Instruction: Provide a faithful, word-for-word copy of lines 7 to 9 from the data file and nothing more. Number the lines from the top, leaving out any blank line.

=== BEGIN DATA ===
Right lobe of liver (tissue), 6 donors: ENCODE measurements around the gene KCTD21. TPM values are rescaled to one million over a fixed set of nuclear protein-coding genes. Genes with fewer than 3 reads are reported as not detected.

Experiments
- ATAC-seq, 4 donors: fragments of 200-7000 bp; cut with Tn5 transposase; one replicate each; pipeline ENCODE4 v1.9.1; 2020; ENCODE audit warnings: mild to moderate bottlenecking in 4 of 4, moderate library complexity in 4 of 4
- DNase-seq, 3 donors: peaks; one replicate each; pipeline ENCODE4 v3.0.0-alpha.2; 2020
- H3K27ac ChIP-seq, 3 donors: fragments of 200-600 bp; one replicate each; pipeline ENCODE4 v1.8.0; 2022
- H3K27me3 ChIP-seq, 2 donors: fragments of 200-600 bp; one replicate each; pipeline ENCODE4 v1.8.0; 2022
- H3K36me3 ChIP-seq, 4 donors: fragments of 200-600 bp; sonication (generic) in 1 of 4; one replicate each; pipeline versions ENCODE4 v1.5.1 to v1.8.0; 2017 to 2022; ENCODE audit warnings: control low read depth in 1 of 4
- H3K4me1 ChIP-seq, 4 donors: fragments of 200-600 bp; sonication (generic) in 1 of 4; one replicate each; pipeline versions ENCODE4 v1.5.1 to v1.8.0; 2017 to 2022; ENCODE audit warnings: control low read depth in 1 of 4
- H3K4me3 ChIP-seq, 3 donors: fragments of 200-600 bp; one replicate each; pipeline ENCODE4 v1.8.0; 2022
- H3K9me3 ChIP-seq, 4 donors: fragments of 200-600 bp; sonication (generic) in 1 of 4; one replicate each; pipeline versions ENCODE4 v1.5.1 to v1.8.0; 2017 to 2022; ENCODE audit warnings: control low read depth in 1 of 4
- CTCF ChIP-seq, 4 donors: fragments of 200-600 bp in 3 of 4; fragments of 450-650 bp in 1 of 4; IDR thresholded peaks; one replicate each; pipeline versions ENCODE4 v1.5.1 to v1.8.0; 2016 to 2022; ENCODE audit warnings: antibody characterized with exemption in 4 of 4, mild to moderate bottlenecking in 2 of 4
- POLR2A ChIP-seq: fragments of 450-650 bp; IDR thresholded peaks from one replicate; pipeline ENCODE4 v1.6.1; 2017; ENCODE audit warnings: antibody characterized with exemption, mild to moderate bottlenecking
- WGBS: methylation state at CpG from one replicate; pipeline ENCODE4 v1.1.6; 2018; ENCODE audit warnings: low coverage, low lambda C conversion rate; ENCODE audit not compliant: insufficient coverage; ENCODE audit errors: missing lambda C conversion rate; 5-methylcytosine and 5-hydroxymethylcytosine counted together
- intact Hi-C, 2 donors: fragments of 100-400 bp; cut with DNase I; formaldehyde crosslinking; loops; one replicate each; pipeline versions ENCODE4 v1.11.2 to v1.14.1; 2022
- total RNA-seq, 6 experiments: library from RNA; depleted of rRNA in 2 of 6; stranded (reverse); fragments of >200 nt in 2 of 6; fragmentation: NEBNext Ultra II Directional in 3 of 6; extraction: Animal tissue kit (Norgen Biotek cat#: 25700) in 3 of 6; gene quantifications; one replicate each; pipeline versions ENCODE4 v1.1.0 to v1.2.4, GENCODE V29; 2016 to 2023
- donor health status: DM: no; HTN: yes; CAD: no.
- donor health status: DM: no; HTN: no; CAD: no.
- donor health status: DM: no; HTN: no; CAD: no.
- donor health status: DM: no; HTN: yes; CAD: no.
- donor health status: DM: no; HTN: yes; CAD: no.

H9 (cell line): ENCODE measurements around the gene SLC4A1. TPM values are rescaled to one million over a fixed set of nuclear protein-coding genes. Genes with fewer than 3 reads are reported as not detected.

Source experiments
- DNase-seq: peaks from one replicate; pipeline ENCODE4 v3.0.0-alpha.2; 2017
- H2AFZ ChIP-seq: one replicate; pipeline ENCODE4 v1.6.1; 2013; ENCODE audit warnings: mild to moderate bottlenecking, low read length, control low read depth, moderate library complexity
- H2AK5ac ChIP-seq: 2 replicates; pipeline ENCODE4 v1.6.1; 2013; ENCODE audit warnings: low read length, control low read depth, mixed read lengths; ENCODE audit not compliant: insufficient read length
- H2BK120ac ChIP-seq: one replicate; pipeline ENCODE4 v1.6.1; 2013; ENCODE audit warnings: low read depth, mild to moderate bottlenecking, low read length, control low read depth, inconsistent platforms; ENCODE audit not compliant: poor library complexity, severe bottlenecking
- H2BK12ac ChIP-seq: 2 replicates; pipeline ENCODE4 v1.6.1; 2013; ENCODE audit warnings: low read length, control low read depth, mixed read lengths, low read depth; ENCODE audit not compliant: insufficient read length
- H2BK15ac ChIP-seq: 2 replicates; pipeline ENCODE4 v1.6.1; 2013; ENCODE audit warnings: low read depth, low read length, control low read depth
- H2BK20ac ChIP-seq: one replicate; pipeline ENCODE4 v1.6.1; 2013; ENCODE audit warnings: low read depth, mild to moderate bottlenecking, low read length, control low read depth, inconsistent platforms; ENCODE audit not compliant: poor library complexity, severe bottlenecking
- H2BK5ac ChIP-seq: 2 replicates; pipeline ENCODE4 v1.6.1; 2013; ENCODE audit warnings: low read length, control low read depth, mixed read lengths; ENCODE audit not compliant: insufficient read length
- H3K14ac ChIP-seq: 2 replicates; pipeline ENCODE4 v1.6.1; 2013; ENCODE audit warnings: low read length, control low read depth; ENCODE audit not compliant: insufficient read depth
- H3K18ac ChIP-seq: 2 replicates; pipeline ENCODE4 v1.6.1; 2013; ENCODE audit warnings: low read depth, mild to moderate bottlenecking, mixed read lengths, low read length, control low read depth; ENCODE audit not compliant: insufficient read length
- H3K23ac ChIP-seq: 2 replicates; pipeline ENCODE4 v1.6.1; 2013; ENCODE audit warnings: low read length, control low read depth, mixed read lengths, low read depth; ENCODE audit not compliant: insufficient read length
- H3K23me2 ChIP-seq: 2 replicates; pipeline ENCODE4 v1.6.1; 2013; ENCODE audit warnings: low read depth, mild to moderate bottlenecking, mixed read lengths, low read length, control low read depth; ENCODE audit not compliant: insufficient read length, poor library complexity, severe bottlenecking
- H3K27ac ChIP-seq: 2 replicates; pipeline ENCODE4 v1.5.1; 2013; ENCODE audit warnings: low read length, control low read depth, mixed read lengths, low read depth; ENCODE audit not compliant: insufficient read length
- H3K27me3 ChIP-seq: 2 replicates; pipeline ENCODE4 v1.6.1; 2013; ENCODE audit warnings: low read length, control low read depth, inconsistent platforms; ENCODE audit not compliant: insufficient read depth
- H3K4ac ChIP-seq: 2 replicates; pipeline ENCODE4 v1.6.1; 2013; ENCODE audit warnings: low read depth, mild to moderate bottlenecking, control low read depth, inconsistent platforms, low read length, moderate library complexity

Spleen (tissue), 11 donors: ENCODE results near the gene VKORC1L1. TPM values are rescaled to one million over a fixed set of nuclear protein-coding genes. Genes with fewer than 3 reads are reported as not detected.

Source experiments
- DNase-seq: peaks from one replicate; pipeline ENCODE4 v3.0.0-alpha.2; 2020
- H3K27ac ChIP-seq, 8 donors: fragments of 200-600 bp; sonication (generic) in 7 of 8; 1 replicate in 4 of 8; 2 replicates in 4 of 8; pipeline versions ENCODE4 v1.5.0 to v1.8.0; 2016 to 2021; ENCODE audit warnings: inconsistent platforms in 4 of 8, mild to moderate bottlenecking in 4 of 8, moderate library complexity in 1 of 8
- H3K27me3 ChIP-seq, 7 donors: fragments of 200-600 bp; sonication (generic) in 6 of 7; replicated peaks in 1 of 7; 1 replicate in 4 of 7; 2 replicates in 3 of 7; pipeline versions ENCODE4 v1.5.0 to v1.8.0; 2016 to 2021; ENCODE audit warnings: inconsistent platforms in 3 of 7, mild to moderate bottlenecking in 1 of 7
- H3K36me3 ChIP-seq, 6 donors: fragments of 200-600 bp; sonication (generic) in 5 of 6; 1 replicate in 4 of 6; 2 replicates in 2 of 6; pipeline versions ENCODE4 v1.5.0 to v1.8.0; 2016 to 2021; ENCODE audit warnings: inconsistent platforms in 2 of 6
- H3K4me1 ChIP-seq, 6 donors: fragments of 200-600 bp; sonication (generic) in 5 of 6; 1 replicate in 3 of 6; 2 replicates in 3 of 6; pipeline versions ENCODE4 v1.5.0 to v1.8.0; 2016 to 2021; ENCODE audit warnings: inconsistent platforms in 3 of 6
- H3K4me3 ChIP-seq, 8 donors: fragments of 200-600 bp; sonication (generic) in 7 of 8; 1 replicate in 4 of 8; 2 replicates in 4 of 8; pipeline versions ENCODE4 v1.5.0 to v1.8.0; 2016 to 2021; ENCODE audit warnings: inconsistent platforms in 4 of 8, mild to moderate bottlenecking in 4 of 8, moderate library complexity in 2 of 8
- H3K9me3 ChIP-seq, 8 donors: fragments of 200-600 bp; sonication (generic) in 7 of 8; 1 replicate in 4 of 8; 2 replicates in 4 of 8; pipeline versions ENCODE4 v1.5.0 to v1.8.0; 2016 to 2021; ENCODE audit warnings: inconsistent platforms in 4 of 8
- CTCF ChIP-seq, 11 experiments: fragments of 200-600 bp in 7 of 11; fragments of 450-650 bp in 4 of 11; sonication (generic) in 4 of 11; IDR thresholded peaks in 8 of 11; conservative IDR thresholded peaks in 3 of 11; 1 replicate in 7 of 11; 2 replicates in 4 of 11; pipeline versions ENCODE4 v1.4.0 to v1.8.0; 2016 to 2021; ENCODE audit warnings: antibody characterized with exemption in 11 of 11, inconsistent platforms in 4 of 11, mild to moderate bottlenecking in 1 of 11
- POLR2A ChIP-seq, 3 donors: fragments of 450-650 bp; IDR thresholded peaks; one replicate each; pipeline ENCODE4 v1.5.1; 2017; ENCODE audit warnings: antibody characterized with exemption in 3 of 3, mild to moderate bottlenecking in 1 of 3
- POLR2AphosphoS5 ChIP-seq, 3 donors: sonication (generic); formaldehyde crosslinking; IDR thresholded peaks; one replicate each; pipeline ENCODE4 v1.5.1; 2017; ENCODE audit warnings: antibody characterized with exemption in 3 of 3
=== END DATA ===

- H3K36me3 ChIP-seq, 4 donors: fragments of 200-600 bp; sonication (generic) in 1 of 4; one replicate each; pipeline versions ENCODE4 v1.5.1 to v1.8.0; 2017 to 2022; ENCODE audit warnings: control low read depth in 1 of 4
- H3K4me1 ChIP-seq, 4 donors: fragments of 200-600 bp; sonication (generic) in 1 of 4; one replicate each; pipeline versions ENCODE4 v1.5.1 to v1.8.0; 2017 to 2022; ENCODE audit warnings: control low read depth in 1 of 4
- H3K4me3 ChIP-seq, 3 donors: fragments of 200-600 bp; one replicate each; pipeline ENCODE4 v1.8.0; 2022